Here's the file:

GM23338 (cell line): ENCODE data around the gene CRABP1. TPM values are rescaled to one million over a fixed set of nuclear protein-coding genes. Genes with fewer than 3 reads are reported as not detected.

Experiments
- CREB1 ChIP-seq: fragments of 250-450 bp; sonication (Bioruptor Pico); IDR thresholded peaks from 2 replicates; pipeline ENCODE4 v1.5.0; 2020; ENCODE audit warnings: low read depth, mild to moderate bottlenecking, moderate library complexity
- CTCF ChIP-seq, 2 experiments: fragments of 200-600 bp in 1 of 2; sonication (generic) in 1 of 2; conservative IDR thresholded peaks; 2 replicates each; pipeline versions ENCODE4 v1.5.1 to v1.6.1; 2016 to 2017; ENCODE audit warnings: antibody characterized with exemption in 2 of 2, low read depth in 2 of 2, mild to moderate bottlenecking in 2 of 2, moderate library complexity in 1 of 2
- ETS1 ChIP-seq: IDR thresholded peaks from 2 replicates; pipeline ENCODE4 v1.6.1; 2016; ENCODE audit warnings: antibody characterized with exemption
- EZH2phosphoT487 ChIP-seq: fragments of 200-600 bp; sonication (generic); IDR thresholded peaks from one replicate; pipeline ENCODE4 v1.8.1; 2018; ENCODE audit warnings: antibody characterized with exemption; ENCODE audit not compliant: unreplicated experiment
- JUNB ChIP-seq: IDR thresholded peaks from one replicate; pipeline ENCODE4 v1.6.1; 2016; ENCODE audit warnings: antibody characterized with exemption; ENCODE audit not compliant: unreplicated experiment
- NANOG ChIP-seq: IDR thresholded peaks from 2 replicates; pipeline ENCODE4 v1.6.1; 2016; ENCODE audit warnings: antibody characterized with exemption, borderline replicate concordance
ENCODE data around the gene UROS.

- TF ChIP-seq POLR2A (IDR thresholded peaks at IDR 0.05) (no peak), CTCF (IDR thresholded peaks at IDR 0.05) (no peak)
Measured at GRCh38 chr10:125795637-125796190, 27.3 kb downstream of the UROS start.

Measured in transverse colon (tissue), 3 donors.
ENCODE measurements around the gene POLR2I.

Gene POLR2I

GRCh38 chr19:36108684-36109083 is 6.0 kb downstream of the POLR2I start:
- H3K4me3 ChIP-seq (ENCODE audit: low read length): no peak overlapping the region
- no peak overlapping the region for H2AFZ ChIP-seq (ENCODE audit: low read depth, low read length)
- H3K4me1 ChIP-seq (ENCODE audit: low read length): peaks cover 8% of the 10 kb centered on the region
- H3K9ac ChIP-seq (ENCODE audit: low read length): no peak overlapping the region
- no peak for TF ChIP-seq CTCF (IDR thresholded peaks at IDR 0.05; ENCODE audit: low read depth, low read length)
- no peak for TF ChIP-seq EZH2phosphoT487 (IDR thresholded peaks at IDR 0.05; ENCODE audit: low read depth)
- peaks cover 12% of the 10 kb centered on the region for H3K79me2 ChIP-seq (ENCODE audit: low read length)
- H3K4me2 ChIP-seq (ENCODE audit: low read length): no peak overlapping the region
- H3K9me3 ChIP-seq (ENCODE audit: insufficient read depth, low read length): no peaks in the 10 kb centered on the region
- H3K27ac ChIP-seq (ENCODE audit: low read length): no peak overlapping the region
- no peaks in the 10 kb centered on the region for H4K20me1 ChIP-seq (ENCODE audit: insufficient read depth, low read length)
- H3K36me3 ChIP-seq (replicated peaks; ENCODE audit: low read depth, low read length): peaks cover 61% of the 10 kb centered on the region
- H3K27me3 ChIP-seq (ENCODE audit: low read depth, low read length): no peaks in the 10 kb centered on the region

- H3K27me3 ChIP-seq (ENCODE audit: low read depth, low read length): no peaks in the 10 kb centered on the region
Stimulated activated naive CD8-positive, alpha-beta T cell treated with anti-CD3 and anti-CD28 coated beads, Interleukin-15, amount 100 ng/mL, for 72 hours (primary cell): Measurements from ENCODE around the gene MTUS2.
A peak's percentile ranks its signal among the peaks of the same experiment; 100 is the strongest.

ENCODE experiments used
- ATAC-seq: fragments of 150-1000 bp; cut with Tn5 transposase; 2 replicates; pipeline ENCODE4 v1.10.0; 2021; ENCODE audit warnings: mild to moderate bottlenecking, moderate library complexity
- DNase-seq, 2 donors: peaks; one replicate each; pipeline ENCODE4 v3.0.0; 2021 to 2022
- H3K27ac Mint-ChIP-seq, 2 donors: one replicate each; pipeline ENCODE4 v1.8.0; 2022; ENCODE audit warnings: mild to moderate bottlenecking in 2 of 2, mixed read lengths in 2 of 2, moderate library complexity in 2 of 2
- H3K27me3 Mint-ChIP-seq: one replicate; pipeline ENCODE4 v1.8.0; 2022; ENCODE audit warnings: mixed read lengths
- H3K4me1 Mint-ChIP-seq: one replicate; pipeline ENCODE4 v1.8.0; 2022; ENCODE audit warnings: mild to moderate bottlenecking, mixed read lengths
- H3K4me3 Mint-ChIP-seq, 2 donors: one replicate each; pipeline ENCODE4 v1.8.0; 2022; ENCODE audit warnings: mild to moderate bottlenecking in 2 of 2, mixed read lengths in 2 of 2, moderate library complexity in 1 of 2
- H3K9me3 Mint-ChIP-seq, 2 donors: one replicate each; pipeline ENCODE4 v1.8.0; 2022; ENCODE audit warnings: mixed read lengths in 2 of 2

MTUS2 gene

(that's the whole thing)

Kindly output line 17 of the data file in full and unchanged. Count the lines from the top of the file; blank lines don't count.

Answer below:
- no peak overlapping the region for H2AFZ ChIP-seq (ENCODE audit: low read depth, low read length)